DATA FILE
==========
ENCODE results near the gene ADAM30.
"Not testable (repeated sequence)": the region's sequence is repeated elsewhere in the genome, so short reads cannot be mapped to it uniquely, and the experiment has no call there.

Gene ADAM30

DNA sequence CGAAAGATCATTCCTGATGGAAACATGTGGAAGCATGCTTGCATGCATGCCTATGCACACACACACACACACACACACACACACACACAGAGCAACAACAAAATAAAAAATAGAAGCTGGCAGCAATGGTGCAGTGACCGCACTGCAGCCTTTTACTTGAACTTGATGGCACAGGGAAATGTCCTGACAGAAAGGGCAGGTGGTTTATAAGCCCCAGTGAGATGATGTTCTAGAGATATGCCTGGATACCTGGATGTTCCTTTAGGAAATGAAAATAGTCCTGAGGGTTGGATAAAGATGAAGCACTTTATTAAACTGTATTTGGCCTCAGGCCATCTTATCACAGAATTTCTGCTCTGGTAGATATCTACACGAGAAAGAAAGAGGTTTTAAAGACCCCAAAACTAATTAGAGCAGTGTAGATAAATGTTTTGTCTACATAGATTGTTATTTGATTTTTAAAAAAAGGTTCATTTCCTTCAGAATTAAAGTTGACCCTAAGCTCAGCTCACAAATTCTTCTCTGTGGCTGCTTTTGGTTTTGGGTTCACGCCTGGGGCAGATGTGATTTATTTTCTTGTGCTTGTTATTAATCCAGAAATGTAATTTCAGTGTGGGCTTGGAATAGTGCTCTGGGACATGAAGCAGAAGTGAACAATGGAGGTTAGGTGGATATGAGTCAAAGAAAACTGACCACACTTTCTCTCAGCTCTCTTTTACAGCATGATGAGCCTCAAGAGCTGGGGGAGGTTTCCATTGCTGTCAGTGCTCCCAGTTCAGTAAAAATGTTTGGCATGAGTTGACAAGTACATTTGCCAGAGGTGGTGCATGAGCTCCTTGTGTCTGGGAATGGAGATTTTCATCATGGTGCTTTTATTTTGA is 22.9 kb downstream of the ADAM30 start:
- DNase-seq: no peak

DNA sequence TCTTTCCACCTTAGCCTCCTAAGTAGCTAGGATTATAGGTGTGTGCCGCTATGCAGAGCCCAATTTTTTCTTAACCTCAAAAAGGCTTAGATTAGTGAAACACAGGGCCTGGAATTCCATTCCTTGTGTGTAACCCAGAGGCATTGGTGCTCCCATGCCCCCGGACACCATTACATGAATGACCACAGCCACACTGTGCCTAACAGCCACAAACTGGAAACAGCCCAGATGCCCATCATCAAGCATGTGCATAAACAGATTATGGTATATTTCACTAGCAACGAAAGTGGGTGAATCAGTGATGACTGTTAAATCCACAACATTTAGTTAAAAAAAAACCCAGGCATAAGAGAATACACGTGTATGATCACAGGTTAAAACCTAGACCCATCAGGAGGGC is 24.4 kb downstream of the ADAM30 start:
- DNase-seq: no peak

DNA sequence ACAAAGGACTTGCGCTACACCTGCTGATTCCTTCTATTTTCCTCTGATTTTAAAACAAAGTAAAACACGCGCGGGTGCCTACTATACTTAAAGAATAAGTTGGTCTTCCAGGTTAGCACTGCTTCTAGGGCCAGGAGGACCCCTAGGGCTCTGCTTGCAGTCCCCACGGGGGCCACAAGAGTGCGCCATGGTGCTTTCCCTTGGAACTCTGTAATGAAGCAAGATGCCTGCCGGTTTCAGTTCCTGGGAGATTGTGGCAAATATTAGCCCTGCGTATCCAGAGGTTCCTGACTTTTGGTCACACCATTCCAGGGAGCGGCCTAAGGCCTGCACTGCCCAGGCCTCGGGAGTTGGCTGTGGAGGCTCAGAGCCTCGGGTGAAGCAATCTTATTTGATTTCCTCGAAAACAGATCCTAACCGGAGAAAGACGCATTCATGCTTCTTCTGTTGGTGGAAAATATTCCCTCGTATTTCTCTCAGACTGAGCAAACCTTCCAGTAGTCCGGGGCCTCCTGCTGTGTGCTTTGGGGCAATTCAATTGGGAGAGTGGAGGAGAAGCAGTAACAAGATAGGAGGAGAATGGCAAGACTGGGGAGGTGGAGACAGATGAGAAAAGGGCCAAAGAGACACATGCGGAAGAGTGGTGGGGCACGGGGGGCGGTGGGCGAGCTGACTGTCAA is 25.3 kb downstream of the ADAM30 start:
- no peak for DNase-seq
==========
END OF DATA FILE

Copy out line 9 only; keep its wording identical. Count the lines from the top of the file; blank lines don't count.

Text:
- no peak for DNase-seq